Six presidents from the first presidential debate

President Trump and Joseph R. Biden Jr. appeared on stage together for the first time on Tuesday. This was not a debate at all.

Screams, interruptions and often inconsistent cross talk filled the air with Mr. Trump’s motive and in the 90-minute scuffle he repeatedly attacked and accused his opponent and moderator alike of stepping up a presidential sentiment Used to show in which elections show him. Following

Mr. Biden insisted on Mr. Trump’s stream of infighting to get his point across, turning directly to the camera for refuge from a scandal that represented a contest of ideas. But Mr. Biden did not refute Trump’s campaign months of questions about his mental fitness, and Mr. Trump was narrowly missing voters who were not already part of his base.

The impact on the race of the mess – given that 90 percent of voters say they are already fixed – is an open question. Here are six takeaways from the first debate.

From the Opening Bell, Mr. Trump posed as an aggressor, speaking out on Mr. Biden, who seemed almost humbled by the design: pull out the former Vice President, a politician who promised to restore America’s soul Walked in a mud-slinging competition.

He bulldozed Mr. Biden and moderator, Chris Wallace, in the evening. But his goal, apart from making for a complex competition, was less clear. Mr. Trump primarily focused on reducing and disorienting Mr. Biden, rather than presenting an agenda or a vision for a second term in the White House.

Michael Steele, a Republican strategist, said, “I’ve seen better organized food fights at Summer Camp.” “But Trump needed a clear ‘W’, and he didn’t get it.”

Mr. Biden’s own performance was mostly adequate. He swallowed some of his lines, and Mr. Trump spoke on others.

Prior to the debate, Mr Wallace said that, if successful, his job was to be “as invisible as possible”. He occasionally managed to recur, although at other times he was caught in a screaming celebration. Rarely did he control anarchy. “If you want to change seats?” He vehemently offered Mr. Trump at one point.

The demonstration focused on Mr. Trump – often where he seems to like it – but also where the Biden campaign seeks all the attention in the 2020 election, with Democrats casting a referendum on the current president.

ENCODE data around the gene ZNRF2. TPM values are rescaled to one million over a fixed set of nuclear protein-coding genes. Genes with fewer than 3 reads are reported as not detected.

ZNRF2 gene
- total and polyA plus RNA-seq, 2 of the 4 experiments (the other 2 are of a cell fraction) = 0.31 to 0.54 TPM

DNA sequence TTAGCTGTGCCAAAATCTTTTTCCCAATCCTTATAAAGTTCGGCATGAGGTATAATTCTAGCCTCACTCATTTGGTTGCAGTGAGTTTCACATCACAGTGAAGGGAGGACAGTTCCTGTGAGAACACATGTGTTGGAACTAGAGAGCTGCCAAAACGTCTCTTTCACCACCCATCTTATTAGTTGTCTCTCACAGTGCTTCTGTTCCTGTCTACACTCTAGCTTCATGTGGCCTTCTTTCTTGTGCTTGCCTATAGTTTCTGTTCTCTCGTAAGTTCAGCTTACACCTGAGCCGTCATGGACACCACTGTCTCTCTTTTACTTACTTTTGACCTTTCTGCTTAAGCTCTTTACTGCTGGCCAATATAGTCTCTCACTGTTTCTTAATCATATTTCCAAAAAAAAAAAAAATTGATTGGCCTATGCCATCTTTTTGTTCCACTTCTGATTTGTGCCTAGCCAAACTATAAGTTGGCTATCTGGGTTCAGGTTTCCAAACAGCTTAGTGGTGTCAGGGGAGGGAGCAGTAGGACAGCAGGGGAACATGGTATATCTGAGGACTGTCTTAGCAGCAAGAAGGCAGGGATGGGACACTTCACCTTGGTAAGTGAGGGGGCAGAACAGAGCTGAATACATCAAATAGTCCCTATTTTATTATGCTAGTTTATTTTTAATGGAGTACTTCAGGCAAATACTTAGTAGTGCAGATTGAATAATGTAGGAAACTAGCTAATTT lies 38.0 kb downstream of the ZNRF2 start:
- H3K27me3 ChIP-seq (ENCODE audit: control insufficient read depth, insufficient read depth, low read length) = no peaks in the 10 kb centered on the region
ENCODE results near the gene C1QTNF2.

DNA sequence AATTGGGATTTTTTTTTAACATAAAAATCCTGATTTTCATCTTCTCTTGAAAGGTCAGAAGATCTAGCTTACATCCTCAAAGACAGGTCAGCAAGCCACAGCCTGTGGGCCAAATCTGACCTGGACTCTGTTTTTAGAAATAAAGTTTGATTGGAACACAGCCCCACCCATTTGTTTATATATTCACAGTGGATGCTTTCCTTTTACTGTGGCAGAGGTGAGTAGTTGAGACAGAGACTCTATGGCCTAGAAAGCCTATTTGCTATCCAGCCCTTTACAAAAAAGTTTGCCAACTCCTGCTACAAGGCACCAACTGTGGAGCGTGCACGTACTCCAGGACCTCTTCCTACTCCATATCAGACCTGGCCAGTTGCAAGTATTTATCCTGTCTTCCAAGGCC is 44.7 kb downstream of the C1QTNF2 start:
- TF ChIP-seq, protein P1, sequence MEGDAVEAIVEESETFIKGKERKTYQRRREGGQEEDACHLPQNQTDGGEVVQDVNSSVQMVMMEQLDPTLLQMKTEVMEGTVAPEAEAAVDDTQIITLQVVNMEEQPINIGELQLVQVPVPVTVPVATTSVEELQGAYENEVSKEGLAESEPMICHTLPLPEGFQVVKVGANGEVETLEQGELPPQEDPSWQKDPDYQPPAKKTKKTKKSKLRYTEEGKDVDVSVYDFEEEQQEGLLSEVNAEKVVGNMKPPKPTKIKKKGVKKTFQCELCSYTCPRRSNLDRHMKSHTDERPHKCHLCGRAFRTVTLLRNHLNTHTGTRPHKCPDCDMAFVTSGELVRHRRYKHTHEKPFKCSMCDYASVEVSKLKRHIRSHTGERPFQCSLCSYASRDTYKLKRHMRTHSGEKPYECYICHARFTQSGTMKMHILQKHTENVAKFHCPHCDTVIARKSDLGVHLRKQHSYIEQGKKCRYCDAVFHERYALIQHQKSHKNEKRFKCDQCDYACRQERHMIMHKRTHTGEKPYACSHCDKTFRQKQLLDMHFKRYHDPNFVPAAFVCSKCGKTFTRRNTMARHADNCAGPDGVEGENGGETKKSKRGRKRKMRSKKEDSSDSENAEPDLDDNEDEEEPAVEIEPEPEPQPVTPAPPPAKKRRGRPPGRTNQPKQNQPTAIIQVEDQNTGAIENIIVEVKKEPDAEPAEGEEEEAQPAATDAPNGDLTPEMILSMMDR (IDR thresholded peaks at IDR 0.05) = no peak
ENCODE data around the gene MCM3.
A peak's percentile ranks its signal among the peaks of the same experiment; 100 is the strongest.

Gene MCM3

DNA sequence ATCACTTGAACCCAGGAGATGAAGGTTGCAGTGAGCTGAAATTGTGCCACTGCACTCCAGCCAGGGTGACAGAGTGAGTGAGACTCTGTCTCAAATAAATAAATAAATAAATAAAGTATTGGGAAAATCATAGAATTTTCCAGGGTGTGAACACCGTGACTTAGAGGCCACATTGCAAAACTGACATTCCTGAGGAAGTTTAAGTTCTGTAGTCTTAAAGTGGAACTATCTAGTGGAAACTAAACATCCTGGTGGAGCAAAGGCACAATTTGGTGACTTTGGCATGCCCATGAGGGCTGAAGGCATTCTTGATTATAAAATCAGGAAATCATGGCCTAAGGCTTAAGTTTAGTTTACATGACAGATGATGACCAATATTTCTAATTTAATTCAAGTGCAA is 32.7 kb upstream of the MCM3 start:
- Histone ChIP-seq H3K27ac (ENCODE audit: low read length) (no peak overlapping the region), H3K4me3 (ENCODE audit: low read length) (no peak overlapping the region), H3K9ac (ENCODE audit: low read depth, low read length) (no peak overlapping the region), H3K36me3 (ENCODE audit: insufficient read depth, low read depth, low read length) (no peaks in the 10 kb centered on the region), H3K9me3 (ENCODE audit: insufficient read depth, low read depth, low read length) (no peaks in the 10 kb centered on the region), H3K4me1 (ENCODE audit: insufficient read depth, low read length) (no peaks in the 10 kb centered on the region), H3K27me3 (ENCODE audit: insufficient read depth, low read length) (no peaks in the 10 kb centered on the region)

Mr. Trump’s dislike of Mr. Biden’s gut practically burst through the screen. He told Mr. Trump to shut up. He called him a clown and a liar. He tagged her as a racist. At one point he said, “You are the worst president America has ever had.” “Keep shouting, man,” he said at the other.

But for the most part, Mr. Biden managed to avoid the kiss that Mr. Trump was throwing into the water of the debate. Instead, he kept turning physically – to face the cameras and address the American people instead of his chattering opponent.

After Mr. Trump attempted to provoke him to attack his son Hunter, Mr. Biden said, “It’s not about my family or his family.” “This is about your family. American people. He does not want to talk about your need. “

The former Vice President was the strongest and most comfortable on the issues he had focused heavily on in the last six months: the coronovirus epidemic and the resulting economic downturn.

“How well are you doing?” Mr. Biden asked television viewers about the economy, casting Mr. Trump as a candidate for Well-Do, seizing on a recent report by The New York Times that Mr. Trump had only $ 750 in federal income taxes in both 2016 and 2017.

Turning to the cameras gave Mr. Biden a refuge from the constant stream of words coming from across the stage, and it helped him land some of his more effective and empirical lines – an area his mentors would call for his appeal. Consider important.

When Mr. Trump spoke of his large rallies being held under the guidance of several public health officials, Mr. Biden said, “He is not worried you. “

Mr. Trump is the President. They held their conference in the White House grounds. But he got his biggest breakthrough four years ago when running against Hillary Clinton as an unsuccessful Washington insider. And he is not ready to leave that angle in 2020.

In the 2016 debates, Mr. Trump lambasted Mrs. Clinton over her failure to fundamentally change the country. “She has been doing this for 30 years,” he said.

He almost single-handedly repeated the same line against Mr. Biden. “Why haven’t you done this in the last 25 years?” Mr. Trump challenged him about overhauling the tax code.